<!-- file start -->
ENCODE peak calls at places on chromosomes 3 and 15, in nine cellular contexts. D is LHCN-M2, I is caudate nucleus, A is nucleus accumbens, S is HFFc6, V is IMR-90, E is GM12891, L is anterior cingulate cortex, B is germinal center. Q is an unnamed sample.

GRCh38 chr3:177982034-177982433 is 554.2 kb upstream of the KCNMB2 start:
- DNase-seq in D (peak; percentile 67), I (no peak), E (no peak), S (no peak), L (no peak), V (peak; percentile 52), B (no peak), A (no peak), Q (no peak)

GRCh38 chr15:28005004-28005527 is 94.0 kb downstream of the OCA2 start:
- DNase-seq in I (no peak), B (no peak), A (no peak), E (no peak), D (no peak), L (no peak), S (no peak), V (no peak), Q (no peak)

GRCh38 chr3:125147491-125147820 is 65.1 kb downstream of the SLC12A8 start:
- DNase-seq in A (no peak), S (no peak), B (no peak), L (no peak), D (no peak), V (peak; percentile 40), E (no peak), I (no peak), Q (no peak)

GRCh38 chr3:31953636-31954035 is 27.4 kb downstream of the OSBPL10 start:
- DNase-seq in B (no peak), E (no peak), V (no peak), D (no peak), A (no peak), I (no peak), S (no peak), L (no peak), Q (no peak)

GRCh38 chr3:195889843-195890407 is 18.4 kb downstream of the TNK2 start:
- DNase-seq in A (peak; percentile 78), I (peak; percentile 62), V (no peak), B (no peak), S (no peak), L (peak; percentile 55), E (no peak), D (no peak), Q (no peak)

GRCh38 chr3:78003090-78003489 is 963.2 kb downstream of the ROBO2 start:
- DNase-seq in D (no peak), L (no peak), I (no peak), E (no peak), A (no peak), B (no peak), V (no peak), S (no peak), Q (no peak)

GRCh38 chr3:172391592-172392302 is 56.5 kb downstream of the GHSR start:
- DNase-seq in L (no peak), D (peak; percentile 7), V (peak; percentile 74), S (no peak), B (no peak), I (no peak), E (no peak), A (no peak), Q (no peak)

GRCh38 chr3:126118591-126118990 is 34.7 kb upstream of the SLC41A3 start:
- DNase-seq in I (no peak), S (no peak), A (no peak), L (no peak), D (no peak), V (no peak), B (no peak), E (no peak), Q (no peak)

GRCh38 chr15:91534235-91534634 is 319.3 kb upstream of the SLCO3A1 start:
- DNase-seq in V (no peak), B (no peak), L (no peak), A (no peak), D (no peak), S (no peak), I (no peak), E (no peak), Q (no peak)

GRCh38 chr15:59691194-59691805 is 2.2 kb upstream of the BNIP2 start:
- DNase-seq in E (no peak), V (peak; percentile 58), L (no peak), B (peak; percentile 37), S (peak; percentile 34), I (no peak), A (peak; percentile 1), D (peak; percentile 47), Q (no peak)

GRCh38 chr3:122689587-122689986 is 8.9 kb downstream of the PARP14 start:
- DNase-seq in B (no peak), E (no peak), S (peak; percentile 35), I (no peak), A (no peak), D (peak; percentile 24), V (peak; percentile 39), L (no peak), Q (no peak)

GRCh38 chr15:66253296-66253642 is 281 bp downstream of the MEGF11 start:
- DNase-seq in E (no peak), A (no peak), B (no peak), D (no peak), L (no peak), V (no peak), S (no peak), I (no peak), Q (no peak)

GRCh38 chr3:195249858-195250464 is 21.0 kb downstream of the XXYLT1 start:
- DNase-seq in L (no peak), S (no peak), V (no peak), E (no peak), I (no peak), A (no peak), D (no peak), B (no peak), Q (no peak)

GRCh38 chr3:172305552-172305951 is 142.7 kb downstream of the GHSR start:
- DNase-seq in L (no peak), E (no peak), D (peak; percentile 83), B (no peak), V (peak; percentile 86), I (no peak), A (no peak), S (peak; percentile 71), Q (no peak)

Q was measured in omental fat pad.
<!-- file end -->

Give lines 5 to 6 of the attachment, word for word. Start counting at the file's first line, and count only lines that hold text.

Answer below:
- DNase-seq in I (no peak), B (no peak), A (no peak), E (no peak), D (no peak), L (no peak), S (no peak), V (no peak), Q (no peak)

GRCh38 chr3:125147491-125147820 is 65.1 kb downstream of the SLC12A8 start: